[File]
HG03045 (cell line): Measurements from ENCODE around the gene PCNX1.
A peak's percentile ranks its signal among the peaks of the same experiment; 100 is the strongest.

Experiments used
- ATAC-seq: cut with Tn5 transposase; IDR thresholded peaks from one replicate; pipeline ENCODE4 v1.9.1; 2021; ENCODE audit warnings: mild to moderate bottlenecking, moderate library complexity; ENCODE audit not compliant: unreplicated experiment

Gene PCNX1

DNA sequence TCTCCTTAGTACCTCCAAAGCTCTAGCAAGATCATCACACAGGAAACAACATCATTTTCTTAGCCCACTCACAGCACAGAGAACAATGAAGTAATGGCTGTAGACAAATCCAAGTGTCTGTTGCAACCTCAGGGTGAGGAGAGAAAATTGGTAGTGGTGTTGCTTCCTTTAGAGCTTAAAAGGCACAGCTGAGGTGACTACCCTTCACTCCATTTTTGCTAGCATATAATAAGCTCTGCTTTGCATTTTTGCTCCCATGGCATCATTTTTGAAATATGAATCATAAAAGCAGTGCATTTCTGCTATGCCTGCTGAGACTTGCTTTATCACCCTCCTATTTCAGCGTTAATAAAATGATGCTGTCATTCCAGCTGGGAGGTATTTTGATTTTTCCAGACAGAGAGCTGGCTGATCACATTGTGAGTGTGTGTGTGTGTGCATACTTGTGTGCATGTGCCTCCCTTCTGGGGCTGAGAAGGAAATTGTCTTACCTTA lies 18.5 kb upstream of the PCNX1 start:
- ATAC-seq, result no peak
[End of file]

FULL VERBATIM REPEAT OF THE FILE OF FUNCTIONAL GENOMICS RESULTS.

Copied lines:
HG03045 (cell line): Measurements from ENCODE around the gene PCNX1.
A peak's percentile ranks its signal among the peaks of the same experiment; 100 is the strongest.

Experiments used
- ATAC-seq: cut with Tn5 transposase; IDR thresholded peaks from one replicate; pipeline ENCODE4 v1.9.1; 2021; ENCODE audit warnings: mild to moderate bottlenecking, moderate library complexity; ENCODE audit not compliant: unreplicated experiment

Gene PCNX1

DNA sequence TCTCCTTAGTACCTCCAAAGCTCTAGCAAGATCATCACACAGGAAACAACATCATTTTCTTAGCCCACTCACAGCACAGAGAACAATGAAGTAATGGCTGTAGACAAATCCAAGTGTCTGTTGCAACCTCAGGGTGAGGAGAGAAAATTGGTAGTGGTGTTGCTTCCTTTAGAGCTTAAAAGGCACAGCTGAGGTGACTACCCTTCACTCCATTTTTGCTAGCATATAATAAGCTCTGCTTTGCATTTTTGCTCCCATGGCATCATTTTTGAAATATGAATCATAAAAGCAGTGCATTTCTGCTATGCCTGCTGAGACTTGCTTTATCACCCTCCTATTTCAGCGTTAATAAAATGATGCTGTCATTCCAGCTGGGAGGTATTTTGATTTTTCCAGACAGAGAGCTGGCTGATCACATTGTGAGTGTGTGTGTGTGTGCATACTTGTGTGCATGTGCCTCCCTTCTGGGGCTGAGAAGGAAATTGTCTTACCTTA lies 18.5 kb upstream of the PCNX1 start:
- ATAC-seq, result no peak